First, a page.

Remains of the day

"Remains of the day" Continued...

Issue: "Remembering 9/11," Sept. 10, 2011

Against that tide, master planner Daniel Libeskind (see "The agony of victory," March 24, 2007) designed the memorial and museum at the World Trade Center site to reach seven stories underground, encompassing the full depth of the twin towers' destruction while exposing a slurry wall that resisted the force of the attacks (but likely would have flooded the city had it cracked). Many 9/11 families, according to Tallon, objected: "Initially there would be no names of the dead at street level. We were involved in getting the names out from underground and into the light."

Another battle arose over having the names of firefighters, police, and military personnel so designated. Firefighter names are listed together but without their rank. And most recently the museum has acquired remains from the office of the medical examiner to be used as "a programmable element," Tallon said, in its exhibits. "We want these elements out of the basement and given the separate dignity that they deserve," Tallon said.

Given those skirmishes, Tallon said she thought it was "a joke" when she first heard about plans to build a mosque and Islamic community center in the old Burlington Coat Factory. The building, a squat five-story Italianate structure built in the 1800s, took severe damage on 9/11 when plane parts-including landing gears and parts of a fuselage-crashed through the roof and down through two empty floors. Most Manhattanites thought the building had emptied after that, but for months starting in 2009, hundreds of Muslims have been meeting for Friday prayer services there, listening to an imam read from the Quran.

Imam Feisal Abdul Rauf, the cleric at the center of the project along with developer Sharif El-Gamal, quietly had purchased the building in 2009. Together with a group of investors, they planned to tear down the current building and construct a 13-story Islamic cultural center and worship space. Rauf's wife, Daisy Khan, served on an advisory board for the National September 11 Memorial and Museum. One of the investors, Nour Moussa, is a nephew of the former Secretary-General of the Arab League, Amr Moussa, who is currently running for president in Egypt.

By the time Tallon and others learned of it, the Lower Manhattan Community Board already had given a go-ahead for the project. That was May 2010. Though protests over the site were growing, and there have been battles since to get the building designated a historic landmark and otherwise halt its transformation, there's little the city-or protesters-can do to stop developers who now own the site from using it as they wish.

Proponents of the project point out that there were Muslim prayer rooms inside the World Trade Center and that there are active nearby mosques predating the twin towers. Imam Rauf promised that the project will send "the opposite statement to what happened on 9/11."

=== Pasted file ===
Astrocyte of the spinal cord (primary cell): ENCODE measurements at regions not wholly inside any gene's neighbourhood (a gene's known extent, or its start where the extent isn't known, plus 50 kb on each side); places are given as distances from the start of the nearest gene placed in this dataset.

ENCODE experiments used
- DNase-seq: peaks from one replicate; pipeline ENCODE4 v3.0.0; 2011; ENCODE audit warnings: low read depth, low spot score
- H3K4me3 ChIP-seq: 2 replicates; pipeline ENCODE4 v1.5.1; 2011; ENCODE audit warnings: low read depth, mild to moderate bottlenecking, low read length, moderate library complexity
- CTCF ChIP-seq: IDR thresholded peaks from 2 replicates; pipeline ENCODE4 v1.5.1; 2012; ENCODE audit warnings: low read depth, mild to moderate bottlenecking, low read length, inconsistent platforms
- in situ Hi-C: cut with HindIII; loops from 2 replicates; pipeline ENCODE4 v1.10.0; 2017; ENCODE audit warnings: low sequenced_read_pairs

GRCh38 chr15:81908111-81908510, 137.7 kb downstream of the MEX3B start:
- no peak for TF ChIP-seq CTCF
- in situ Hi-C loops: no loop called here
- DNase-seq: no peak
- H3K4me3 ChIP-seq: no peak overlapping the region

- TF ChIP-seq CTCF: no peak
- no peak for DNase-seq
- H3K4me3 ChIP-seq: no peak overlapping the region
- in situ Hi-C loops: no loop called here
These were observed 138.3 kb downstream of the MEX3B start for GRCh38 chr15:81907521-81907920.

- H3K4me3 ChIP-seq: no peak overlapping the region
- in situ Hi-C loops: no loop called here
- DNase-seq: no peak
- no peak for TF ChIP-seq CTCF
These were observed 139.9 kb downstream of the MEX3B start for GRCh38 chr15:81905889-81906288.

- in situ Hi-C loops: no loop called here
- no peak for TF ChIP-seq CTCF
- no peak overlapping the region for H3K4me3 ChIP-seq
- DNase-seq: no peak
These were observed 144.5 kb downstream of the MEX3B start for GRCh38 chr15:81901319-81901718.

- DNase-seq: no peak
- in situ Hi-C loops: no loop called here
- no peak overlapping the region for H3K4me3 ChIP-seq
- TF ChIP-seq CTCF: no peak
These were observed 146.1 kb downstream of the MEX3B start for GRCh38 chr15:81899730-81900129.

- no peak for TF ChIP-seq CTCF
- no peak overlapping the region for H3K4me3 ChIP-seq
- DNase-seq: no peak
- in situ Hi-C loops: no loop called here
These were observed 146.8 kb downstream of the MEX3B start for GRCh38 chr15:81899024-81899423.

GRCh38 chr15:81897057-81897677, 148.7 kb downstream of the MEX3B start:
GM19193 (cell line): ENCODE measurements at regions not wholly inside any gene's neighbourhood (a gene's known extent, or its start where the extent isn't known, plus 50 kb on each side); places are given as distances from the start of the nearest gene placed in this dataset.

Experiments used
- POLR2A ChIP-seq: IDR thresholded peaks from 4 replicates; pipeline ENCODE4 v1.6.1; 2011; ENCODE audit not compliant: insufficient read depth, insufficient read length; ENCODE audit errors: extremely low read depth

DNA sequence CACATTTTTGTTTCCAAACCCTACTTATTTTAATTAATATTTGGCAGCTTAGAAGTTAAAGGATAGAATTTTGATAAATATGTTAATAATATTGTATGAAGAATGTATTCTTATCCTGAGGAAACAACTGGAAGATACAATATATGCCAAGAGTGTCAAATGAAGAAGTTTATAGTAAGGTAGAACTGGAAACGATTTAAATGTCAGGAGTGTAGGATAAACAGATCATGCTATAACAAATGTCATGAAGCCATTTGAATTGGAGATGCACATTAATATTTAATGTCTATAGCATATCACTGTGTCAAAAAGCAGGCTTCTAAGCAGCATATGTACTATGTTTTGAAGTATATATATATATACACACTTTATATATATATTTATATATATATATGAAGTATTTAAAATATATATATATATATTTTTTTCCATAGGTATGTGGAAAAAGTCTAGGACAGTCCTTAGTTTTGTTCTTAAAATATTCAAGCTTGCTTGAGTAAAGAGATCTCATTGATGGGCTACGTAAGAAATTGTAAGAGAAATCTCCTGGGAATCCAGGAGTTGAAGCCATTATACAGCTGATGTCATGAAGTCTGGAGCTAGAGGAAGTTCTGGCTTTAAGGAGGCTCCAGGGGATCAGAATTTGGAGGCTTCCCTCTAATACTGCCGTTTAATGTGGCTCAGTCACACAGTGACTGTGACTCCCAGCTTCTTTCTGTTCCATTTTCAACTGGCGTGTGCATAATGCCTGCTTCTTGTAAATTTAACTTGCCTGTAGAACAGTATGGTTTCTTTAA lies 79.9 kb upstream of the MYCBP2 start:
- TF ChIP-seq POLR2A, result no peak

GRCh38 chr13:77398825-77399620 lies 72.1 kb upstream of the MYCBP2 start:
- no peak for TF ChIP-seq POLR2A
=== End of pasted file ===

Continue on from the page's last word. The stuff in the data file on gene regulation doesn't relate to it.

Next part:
But the symbolism of a high-rise Islamic center within sight of the rebuilt World Trade Center-"right on the precipice of slaughter at the hand of Islamic jihadists," as Tallon puts it-is more than many New Yorkers, or most Americans, will support.

On June 6 a crowd of 5,000 gathered near the proposed site to protest what was becoming popularly called "the Ground Zero Mosque." They included 9/11 family members as well as out-of-towners, former Muslims, community leaders and organizers Robert Spencer and Pamela Geller, who each run popular anti-jihadist blogs as well as an organization called Stop the Islamization of America (SIOA).

By July 2010 a Quinnipiac University poll showed that 52 percent of New Yorkers opposed the Islamic Center, and a CNN poll conducted late in the year showed over 70 percent of Americans nationwide oppose the project.

Struggling to recapture public-relations momentum, the developers repeatedly have changed the wording for the project, which is valued at $100 million. Initially their website referred to it as a "mosque" but later they changed that to a "prayer space" able to accommodate between 1,000 and 2,000 Muslims each Friday. Rauf named the building Cordoba House, a reference to the Great Mosque at Cordoba in Spain built to commemorate Muslim conquest of Europe. In recent weeks local New York media reported that the name had been changed to PrayerSpace.

Gamal, who remains the lead developer, has dismissed Rauf, whose ties to Hamas supporters and comments about U.S. policy serving as "an accessory to the crime" of 9/11 stirred more controversy. Gamal likes to call the project by its address, Park51.

Tallon doesn't believe Gamal would succeed with building the Islamic center were it 2002, and that the project highlights America's failure to come fully to terms with what happened at Ground Zero. "This is not about bigotry," she says, adding that her Catholic brother would have saved Muslim or Jewish victims inside the North Tower: "But my mother cannot pretend that her son was not killed by Muslims."


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